[quote]IronDude17 wrote:
smallmike wrote:
Just pick up some cheap sprint spikes at eastbay.com or your local running store. When you are sprinting, you should be on the balls of your feet, so your having flat feet won’t matter. There won’t be a “heel to toe” transition, so you won’t have much of a chance to pronate or supinate. You will not want to wear your orthotics (you probably couldn’t fit them into spikes anyway). Check the surface of the track to see how long your spikes should be, and also whether you need to get shoes with a hard spike plate or soft spike plate (some tracks are just asphalt, so you would want to get spikes with a soft spike plate, or even lightweight trainers for more cushioning).

So you say not to even bother with putting my orthotics in running shoes. And about the spike thing, does that really make a difference having them instead of just basic running shoes? Concerning spikes, should they be used outside of a track setting like when I’m at home and on the open road? Just curious.

[/quote]

You don’t have to get spikes. They are just cheaper and better for sprinting short distances than normal shoes and I assumed you would be doing most of your work on the track. If you want shoes that work at home too, look into any lightweight trainer. The forefoot of the shoes can have a little cushion, but you don’t want the shoe to have a big, cushy heel (a la Nike Shox) because it will mess up your sprinting form. Nike Free’s would probably work well for you as a sprinting shoe since you are almost 200 pounds. The only time I would worry about putting in your orthotics is if in the longer sprints your heel starts hitting the ground. Are you thinking of 100m or 200m sprints or something longer?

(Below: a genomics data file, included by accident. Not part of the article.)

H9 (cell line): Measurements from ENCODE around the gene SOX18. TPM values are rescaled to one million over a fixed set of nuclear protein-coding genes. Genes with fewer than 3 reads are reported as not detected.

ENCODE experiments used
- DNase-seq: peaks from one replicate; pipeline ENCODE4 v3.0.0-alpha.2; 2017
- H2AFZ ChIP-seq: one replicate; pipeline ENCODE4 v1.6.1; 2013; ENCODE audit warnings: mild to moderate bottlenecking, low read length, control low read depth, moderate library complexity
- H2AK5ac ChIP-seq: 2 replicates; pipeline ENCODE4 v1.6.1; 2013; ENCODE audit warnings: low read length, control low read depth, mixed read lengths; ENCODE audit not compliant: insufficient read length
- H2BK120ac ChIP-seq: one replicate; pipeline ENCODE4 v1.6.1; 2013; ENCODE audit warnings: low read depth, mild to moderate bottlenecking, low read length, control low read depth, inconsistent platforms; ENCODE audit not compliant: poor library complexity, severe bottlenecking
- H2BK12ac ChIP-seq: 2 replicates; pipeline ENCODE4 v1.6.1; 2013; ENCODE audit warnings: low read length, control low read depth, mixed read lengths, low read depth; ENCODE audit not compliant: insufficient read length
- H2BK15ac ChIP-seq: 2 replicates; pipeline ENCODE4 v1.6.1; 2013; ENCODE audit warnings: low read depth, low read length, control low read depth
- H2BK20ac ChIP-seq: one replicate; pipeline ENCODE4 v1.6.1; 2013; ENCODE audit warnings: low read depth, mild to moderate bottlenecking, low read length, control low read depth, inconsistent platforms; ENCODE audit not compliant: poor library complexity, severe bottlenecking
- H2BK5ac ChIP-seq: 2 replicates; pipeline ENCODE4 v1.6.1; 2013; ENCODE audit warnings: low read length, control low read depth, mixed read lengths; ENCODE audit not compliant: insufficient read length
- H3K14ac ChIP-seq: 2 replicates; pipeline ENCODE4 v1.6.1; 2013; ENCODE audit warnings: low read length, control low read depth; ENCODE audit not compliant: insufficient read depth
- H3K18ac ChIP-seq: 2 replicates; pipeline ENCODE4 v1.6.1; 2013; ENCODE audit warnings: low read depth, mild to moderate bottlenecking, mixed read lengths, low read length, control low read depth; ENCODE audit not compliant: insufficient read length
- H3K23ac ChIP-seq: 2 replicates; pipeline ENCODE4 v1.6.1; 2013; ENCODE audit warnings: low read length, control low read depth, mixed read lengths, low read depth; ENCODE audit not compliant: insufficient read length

[quote]IronDude17 wrote:
So you say not to even bother with putting my orthotics in running shoes. And about the spike thing, does that really make a difference having them instead of just basic running shoes? Concerning spikes, should they be used outside of a track setting like when I’m at home and on the open road? Just curious.

[/quote]

Spikes make a huge difference, trust me. They are much lighter than anything else, and much stiffer too.

You don’t want to wear spikes on road. Actually, don’t even use them if the track isn;t rubber. They do have small metal spikes, and they have to dig in.

For road running, there is a lot of people that like running in cross country flats. This takes some getting used to and if you need orthotics, might not be recommended.

[quote]smallmike wrote:

You don’t have to get spikes. They are just cheaper and better for sprinting short distances than normal shoes and I assumed you would be doing most of your work on the track. If you want shoes that work at home too, look into any lightweight trainer. The forefoot of the shoes can have a little cushion, but you don’t want the shoe to have a big, cushy heel (a la Nike Shox) because it will mess up your sprinting form. Nike Free’s would probably work well for you as a sprinting shoe since you are almost 200 pounds. The only time I would worry about putting in your orthotics is if in the longer sprints your heel starts hitting the ground. Are you thinking of 100m or 200m sprints or something longer?[/quote]